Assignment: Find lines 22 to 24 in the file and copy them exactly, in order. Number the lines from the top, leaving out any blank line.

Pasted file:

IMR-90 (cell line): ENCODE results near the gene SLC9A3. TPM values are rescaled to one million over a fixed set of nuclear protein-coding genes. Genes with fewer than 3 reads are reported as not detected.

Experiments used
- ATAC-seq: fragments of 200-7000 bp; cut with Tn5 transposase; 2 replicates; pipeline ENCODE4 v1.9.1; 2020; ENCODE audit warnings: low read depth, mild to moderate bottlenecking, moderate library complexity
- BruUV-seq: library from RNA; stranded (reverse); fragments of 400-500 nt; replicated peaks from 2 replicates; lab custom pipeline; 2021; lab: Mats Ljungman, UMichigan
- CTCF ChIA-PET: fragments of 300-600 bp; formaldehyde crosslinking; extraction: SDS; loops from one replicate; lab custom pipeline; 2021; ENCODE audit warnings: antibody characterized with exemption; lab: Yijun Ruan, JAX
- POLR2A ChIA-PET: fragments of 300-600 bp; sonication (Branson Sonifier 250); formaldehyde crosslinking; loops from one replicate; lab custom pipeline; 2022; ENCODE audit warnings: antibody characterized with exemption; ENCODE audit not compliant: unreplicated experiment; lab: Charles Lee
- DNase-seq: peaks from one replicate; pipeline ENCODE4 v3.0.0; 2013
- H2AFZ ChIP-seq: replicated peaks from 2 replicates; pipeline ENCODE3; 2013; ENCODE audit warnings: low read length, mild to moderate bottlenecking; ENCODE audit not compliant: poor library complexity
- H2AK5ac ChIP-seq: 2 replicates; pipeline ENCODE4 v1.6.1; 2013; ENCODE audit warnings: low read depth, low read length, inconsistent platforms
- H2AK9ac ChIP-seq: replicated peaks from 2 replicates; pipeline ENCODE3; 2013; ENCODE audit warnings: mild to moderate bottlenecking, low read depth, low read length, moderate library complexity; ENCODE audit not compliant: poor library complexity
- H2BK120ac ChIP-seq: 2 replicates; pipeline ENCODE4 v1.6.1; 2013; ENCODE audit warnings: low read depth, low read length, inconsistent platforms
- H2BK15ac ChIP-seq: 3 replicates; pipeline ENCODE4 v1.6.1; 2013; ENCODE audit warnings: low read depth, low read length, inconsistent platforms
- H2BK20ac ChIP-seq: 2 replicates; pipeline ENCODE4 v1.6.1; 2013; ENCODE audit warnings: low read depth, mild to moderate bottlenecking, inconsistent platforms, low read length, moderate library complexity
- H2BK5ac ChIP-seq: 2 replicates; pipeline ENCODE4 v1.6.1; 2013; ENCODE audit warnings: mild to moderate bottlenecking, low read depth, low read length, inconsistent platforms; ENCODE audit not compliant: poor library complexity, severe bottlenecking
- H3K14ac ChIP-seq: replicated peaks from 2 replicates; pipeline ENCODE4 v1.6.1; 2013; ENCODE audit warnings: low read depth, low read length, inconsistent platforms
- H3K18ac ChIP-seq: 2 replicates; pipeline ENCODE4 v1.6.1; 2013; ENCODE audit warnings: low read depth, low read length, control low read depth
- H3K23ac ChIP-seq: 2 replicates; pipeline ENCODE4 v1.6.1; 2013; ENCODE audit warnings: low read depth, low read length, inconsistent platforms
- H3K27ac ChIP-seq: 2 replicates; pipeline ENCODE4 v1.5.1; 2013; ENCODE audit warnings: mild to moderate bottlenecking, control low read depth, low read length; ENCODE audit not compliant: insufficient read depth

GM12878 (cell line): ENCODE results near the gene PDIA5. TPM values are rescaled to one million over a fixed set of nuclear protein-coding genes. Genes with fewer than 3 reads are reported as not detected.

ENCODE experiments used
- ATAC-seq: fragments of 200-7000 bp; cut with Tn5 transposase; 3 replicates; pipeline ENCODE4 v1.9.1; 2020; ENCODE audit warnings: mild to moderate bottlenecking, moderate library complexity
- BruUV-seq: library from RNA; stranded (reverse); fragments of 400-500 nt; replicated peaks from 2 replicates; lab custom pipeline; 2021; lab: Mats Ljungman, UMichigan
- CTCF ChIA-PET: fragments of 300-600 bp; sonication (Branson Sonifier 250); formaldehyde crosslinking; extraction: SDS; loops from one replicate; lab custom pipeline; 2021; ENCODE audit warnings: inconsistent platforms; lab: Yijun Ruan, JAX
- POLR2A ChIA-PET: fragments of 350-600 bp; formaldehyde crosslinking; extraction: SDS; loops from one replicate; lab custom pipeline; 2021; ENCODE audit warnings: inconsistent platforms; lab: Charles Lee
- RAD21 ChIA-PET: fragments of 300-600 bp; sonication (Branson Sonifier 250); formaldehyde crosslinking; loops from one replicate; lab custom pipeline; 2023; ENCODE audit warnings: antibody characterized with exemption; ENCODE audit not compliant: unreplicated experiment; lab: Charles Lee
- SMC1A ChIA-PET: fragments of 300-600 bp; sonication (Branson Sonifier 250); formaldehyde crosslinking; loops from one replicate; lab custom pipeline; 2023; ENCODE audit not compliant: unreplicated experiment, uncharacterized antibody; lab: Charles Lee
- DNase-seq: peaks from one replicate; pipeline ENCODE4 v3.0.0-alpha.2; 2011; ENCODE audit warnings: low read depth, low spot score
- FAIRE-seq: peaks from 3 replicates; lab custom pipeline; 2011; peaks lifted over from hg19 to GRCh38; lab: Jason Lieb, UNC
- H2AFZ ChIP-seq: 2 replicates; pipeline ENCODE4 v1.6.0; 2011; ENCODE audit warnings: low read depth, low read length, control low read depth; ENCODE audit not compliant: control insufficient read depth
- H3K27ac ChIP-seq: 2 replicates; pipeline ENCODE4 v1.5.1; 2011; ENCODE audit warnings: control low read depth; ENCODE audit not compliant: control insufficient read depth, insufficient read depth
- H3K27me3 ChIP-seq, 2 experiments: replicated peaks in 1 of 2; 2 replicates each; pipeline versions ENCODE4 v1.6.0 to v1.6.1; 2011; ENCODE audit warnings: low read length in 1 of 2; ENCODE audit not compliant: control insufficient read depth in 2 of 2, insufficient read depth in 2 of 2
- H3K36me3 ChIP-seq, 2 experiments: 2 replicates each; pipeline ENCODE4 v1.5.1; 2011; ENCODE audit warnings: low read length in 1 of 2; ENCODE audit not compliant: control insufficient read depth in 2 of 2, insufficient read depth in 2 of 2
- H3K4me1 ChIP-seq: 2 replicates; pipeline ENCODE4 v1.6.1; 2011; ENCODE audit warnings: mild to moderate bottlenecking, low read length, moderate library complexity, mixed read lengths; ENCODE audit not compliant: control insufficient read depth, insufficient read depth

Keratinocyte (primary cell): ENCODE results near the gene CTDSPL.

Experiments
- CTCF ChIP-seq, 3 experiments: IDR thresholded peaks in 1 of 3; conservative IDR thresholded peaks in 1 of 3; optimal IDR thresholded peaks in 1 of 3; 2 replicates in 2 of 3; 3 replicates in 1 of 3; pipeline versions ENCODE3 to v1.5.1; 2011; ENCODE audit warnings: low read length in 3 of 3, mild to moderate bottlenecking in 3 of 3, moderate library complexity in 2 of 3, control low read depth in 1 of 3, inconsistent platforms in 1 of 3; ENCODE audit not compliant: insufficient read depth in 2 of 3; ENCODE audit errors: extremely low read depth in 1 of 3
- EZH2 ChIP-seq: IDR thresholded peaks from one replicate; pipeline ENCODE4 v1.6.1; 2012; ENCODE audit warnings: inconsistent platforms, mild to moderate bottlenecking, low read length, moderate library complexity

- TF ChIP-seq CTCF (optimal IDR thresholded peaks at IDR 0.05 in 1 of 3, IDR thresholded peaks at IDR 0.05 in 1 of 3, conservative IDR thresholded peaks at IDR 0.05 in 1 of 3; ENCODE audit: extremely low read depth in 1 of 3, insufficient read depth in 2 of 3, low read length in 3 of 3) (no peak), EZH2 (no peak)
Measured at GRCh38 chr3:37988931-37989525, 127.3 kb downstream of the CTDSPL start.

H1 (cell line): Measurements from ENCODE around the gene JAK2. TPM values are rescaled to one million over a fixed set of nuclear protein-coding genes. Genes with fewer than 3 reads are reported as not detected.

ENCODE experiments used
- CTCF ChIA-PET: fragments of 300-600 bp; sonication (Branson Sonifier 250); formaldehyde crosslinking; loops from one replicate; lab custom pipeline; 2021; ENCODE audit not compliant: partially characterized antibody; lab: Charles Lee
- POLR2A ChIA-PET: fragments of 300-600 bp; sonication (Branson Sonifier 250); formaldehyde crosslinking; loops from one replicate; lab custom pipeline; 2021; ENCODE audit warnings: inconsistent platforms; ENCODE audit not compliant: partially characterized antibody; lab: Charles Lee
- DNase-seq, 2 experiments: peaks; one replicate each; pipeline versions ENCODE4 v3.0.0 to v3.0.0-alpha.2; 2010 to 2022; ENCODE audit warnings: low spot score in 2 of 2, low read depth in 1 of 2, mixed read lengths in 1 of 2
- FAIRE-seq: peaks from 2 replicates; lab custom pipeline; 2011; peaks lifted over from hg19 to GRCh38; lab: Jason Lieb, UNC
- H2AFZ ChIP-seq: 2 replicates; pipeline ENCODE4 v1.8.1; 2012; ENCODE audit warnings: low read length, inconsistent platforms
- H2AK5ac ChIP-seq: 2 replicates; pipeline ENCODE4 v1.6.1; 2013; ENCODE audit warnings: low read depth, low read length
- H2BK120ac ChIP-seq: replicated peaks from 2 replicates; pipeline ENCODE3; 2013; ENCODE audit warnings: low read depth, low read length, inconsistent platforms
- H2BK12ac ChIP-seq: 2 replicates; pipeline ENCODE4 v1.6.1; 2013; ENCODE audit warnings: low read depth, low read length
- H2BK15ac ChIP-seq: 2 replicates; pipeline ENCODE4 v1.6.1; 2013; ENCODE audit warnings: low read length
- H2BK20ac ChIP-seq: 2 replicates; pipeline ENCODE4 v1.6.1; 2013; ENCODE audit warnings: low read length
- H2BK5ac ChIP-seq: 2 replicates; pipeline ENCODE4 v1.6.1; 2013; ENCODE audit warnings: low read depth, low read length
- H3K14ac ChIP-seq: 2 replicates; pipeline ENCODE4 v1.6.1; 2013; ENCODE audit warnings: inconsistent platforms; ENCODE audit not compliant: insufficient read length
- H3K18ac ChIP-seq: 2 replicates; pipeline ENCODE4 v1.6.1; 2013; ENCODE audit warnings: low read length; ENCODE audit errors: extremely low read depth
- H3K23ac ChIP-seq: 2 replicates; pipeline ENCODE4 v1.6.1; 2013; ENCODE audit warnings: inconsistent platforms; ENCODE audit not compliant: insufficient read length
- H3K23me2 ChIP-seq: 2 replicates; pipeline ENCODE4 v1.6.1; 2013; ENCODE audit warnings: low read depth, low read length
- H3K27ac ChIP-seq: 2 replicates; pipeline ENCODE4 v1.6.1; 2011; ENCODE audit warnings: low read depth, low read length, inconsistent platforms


- BruUV-seq: library from RNA; stranded (reverse); fragments of 400-500 nt; replicated peaks from 2 replicates; lab custom pipeline; 2021; lab: Mats Ljungman, UMichigan
- CTCF ChIA-PET: fragments of 300-600 bp; sonication (Branson Sonifier 250); formaldehyde crosslinking; extraction: SDS; loops from one replicate; lab custom pipeline; 2021; ENCODE audit warnings: inconsistent platforms; lab: Yijun Ruan, JAX
- POLR2A ChIA-PET: fragments of 350-600 bp; formaldehyde crosslinking; extraction: SDS; loops from one replicate; lab custom pipeline; 2021; ENCODE audit warnings: inconsistent platforms; lab: Charles Lee